Rice-field play. A ceremony connected with the planting and/or transplanting of rice. It was traditionally performed around the time of the first full moon of the lunar new year, as a kind of pantomime of the whole cycle of rice cultivation to pray for a good harvest, and emphasises the close association between Shinto matsuri and agriculture. Venues today include the Akasuka Suwa Jinja in Tokyo on February 10th and the Mishima taisha, Shizuoka on January 7. A rite with a similar purpose, the Utsu-ue matsuri of the Yatsufusa jinja, Kagoshima is performed on March 6th by men wearing large ox-head masks. The Fujimori-no-ta-asobi at the Oihachimangu in Shizuoka which takes place on March 17 features twenty-seven different dances. In May-June at rice transplanting time a number of ta-asobi called ta-ue-sai (rice-transplanting festivals) are celebrated in various ways. On the first weekend in April at the Katori Jingu, Chiba, women known as ta-ue onna 'rice-planting women' perform a transplanting ceremony accompanied by hayashi music. The Ise Jingu o-ta-ue shinji (rice-planting rite) takes place on 15th June. In the Izonomiya o-ta-ue matsuri in Mie-ken held on June 24, boys aged 5—6 dressed as women play the taiko (large drum). There are also festivals to celebrate the end of transplanting such as the Onda matsuri at Aso-jinja, Kumamoto which is held on July 28 and features a parade of white-robed unari (women bearing a midday meal to the kami).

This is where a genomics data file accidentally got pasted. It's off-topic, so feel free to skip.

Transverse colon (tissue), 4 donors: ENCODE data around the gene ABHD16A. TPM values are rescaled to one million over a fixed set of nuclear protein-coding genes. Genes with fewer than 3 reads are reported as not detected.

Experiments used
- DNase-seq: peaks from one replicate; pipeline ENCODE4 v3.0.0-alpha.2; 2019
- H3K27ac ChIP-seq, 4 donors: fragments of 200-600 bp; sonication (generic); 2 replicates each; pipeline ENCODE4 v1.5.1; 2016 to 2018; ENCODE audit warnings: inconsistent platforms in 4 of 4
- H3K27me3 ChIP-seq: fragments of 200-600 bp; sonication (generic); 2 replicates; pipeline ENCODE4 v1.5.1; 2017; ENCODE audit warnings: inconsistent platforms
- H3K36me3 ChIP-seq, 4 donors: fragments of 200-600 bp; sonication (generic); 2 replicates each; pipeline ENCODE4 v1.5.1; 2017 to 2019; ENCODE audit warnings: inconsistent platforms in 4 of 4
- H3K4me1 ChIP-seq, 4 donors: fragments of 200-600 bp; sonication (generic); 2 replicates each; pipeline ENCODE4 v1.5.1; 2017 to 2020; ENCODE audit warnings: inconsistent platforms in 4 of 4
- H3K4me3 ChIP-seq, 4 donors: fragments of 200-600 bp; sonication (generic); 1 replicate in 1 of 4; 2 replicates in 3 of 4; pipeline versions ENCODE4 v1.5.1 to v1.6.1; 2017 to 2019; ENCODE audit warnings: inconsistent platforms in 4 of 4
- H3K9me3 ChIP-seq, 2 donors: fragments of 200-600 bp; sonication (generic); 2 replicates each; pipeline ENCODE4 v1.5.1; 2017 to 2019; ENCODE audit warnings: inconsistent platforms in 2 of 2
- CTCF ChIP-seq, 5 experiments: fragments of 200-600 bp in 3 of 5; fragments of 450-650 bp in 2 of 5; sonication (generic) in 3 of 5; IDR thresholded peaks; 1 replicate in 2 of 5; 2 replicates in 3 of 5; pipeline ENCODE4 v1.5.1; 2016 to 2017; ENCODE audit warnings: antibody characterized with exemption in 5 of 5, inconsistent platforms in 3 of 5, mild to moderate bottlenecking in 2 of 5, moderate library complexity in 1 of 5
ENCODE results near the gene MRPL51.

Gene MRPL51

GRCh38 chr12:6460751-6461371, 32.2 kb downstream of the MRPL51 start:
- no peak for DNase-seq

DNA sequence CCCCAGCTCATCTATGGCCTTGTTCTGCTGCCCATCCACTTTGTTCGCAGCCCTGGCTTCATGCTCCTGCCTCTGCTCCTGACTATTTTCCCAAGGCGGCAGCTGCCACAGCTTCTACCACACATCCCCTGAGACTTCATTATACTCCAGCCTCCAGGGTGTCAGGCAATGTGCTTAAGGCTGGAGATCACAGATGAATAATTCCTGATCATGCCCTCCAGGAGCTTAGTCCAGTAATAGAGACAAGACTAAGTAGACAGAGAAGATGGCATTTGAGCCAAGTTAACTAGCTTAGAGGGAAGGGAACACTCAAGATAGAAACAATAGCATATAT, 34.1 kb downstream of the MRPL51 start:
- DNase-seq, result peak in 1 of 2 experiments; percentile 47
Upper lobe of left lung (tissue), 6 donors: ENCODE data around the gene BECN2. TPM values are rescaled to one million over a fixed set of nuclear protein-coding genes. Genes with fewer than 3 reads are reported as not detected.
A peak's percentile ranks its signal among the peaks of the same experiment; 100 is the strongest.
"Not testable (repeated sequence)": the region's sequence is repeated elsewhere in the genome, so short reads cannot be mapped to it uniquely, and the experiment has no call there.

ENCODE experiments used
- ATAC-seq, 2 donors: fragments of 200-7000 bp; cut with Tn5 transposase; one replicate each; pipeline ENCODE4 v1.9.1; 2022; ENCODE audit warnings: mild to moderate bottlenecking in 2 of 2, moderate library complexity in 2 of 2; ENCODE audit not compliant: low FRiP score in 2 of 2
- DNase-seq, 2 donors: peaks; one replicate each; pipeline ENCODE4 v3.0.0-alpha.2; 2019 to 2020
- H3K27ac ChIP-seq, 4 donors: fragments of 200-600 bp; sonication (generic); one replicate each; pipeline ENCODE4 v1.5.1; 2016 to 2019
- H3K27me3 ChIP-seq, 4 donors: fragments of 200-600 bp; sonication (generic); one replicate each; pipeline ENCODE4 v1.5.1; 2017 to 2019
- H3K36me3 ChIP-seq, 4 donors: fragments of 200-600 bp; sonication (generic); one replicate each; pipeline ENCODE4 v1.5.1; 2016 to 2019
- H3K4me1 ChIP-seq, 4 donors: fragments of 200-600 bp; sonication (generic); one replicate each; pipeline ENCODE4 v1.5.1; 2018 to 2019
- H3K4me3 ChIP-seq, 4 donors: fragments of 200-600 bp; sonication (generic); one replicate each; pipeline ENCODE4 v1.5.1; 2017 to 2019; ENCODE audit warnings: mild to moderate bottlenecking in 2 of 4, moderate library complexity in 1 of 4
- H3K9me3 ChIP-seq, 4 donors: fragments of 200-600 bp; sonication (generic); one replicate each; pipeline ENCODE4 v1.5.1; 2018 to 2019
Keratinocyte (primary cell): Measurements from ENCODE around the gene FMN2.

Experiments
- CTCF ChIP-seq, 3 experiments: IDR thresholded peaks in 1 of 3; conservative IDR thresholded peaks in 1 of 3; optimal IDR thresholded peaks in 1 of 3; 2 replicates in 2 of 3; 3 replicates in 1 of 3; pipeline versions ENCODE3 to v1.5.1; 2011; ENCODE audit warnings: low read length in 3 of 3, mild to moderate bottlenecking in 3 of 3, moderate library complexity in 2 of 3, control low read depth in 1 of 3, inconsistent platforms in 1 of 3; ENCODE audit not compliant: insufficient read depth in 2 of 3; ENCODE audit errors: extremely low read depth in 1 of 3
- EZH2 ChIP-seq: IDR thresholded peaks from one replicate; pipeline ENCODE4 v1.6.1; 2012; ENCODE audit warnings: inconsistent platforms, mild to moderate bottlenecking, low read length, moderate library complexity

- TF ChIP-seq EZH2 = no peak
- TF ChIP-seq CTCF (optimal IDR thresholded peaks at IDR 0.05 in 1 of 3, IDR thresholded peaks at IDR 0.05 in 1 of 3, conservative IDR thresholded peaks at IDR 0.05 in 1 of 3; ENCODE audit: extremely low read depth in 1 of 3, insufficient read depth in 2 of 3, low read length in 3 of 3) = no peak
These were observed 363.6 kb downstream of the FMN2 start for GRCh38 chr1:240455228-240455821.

A Popular Dictionary of Shinto. .

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